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For Release — Monday, January 28, 2002

TWENTY-FIVE NEW YORK STATE SCHOOLS TO RECEIVE 2002 PATHFINDER AWARDS
Business Council's Prestigious Award Honors Schools for Educational Improvement

Pathfinder AwardALBANY—Twenty-five New York State schools have been named 2002 recipients of The Business Council's Pathfinder Award, which honors schools that show the most improvement from one year to the next as measured by their students' scores on standardized tests.

Each honored school receives its award at a local ceremony. Two winners in Manhattan have already accepted their awards. Other winners will receive their awards at ceremonies around the state to be scheduled in the next few weeks.

The winners are:

Background on the Pathfinder Awards: The Pathfinder Award program is in its second year. The Business Council created the Pathfinder Awards last year to recognize elementary schools that show the most improvement from one year to the next as measured by the state's new academic standards. Last year, 27 schools around the state received the award in the first year.

How award recipients are determined: To be chosen, a school must meet two criteria. First, it must have shown more improvement over its record the previous year than other schools in its region. In addition, at least half of its students must meet or exceed state standards on the fourth-grade English Language Arts (ELA) and math tests.

Last year, the awards were based solely on results from the ELA test. This year's awards reflect changes in scores on both ELA and math tests; comparative data on math results were not available when the awards were given last year.

The Business Council gives Pathfinder Awards to two public schools in each of 12 different regions across the state. These regions are the state's judicial districts; awards are being made by those districts because appointments to the state Board of Regents are based on those regions. In some regions, if more than two schools show nearly identical levels of improvement, more than two may be recognized. Schools that win the award receive $1,000 for the school's programs and a trophy in recognition of their achievement.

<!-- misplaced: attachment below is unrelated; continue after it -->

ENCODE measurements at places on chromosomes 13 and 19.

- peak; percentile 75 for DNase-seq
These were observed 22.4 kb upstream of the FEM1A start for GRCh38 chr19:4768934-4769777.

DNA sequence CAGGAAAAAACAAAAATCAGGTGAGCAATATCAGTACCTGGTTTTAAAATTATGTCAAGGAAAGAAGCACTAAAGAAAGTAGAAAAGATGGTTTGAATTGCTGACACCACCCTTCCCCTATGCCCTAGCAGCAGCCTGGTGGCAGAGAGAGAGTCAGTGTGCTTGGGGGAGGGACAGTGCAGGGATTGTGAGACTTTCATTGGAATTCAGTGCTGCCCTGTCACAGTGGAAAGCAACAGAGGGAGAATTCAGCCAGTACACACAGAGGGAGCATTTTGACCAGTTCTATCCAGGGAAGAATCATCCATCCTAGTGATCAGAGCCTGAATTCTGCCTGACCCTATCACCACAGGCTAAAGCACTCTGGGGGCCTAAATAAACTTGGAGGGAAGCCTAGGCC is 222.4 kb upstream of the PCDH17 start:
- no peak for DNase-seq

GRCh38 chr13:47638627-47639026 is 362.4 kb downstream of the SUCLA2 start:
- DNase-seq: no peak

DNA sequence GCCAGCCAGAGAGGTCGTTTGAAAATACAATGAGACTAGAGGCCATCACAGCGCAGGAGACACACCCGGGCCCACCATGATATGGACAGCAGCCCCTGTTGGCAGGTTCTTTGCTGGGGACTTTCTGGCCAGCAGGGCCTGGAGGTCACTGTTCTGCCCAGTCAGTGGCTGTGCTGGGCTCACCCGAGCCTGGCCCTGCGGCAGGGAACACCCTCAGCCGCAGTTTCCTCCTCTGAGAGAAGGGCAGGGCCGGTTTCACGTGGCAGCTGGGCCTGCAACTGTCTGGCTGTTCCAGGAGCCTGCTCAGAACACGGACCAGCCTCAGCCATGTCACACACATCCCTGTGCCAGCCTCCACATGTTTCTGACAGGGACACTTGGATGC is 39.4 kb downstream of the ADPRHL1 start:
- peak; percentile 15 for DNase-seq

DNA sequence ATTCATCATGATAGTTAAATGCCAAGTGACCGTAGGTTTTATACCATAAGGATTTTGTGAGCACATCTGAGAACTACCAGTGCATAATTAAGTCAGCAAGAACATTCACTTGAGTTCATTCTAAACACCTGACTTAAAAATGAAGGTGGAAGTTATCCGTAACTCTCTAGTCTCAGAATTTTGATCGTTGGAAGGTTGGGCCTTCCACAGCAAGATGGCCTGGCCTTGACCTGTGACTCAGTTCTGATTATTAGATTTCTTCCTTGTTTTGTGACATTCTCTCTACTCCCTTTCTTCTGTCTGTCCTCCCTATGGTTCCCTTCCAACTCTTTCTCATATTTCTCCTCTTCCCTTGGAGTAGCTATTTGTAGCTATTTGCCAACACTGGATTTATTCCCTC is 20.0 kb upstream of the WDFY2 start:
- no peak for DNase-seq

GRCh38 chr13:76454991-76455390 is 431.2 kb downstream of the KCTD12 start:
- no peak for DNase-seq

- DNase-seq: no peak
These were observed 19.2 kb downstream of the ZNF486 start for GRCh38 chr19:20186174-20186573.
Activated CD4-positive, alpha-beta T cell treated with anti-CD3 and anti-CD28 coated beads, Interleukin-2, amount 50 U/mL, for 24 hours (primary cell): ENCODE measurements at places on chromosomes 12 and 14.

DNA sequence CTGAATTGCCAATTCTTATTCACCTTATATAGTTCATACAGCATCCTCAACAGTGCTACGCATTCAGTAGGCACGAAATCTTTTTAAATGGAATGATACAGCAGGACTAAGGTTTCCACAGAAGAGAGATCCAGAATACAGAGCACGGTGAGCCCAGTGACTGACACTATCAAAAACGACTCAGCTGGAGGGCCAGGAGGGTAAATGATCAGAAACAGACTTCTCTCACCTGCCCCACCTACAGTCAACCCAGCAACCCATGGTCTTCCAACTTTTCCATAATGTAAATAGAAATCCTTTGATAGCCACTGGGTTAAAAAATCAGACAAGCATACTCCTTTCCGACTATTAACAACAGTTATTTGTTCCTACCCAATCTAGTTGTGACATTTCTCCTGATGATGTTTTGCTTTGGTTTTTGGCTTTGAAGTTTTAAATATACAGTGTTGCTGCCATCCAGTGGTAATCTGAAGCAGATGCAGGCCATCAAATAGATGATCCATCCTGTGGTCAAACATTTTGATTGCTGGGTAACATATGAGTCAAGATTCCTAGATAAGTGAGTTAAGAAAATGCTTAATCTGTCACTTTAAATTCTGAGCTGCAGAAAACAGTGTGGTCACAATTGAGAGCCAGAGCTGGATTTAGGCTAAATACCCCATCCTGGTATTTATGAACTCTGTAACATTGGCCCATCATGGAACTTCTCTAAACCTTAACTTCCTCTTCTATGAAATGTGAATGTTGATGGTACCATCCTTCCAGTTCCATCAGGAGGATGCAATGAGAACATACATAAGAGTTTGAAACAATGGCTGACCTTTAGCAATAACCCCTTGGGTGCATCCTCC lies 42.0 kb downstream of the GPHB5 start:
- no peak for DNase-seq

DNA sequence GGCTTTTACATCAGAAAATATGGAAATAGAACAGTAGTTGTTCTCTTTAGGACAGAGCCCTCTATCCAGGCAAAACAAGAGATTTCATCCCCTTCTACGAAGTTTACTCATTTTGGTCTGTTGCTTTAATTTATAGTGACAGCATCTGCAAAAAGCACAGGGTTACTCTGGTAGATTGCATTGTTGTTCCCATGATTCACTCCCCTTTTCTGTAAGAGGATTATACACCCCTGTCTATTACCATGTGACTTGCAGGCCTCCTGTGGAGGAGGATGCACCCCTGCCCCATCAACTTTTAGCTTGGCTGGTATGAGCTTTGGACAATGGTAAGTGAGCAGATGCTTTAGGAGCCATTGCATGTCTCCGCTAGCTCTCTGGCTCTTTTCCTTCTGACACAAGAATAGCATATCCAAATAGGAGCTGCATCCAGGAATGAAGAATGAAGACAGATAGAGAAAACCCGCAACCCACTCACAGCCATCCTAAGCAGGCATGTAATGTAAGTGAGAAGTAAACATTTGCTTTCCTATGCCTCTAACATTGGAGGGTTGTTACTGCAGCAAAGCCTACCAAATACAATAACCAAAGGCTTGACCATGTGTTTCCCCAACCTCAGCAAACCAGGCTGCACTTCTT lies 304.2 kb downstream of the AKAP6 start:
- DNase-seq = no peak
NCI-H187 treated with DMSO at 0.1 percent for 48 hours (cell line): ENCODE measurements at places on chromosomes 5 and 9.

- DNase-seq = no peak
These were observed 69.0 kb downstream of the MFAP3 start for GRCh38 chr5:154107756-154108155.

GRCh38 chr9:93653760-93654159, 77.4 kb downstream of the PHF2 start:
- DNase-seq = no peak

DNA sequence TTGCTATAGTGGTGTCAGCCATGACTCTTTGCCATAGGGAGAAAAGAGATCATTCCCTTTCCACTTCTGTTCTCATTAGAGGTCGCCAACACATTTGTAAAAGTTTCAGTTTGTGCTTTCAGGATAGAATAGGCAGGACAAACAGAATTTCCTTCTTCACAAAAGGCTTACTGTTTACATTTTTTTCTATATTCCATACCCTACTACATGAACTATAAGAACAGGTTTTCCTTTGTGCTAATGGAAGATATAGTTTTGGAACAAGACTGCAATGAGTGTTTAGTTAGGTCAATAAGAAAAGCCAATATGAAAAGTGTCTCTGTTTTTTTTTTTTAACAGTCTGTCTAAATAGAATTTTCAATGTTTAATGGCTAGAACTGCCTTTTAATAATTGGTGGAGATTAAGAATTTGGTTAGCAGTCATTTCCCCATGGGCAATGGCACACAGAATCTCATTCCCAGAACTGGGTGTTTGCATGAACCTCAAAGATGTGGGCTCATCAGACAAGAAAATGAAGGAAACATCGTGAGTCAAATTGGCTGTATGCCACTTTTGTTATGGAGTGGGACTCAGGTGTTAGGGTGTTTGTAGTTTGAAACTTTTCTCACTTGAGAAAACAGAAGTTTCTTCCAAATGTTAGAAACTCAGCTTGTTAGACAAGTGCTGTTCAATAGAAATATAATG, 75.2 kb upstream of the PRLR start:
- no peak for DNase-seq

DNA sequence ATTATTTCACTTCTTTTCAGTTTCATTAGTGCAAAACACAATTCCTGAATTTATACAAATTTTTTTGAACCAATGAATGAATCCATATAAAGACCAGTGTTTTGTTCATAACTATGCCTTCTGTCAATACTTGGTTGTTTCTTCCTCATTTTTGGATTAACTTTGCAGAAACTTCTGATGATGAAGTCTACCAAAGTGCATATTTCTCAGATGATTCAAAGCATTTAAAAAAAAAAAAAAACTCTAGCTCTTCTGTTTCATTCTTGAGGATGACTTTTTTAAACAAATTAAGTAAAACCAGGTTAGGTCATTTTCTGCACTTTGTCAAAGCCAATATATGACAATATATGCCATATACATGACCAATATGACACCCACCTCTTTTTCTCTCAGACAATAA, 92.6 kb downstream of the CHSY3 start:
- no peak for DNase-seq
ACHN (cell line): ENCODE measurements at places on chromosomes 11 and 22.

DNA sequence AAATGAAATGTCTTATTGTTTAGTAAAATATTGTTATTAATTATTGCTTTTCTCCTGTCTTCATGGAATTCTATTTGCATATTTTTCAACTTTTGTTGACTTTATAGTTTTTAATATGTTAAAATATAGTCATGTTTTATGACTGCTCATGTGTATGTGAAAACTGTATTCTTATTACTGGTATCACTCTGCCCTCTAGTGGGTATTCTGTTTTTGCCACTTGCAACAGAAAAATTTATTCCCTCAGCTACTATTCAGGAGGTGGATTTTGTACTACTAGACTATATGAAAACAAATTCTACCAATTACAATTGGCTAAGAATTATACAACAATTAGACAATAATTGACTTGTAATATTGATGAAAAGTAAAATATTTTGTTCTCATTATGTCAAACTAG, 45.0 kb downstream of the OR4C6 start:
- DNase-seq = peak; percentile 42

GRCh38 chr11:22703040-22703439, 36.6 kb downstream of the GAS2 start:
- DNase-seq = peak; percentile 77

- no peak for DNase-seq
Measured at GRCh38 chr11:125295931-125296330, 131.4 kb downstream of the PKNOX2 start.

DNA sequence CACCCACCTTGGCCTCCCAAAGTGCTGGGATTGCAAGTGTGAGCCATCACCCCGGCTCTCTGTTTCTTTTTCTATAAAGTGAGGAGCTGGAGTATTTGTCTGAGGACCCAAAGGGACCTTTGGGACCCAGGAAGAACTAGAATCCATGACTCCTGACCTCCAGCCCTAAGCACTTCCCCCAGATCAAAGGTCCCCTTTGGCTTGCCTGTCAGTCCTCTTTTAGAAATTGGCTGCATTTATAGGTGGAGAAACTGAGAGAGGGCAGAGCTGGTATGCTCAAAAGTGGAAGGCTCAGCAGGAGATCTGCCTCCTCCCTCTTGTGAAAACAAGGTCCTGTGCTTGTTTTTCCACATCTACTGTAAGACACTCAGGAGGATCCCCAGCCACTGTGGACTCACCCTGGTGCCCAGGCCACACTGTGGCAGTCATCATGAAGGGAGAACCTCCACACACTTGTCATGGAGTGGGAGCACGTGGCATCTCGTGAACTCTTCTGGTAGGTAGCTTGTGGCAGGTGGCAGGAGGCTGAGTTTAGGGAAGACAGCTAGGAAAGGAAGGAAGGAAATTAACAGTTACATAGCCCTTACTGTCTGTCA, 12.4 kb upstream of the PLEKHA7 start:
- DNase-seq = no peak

Donors that have contributed to date to support the Pathfinder Awards include Corning Incorporated, ChevronTexaco, Con Edison, Fleet Bank, State Farm Insurance, the Pike Company, Frontier Communications, the Golub Corporation, KeyBank, and Michael D. Marvin, founder of the MapInfo Corporation.

Background on The Business Council's advocacy for education: The Business Council has long been an active and forceful advocate of policies to strengthen the performance and accountability of the state's public schools, and has long encouraged businesses and business leaders to become active partners with schools in their efforts to improve.

For example, The Public Policy Institute used state data to design the prototype for the state's school report cards. Today school report cards are released annually to give schools, teachers, parents, and students a sense of how their schools are doing compared to schools in similar circumstances and their own performance of the previous year. The Council has also supported the state's new academic standards and based on them to measure the performance of students, teachers, and schools.

In November, The Council's research affiliate, The Public Policy Institute, published a summary of The Council's Sept. 21 panel discussion at which business and school leaders discussed how businesses might help schools improve.

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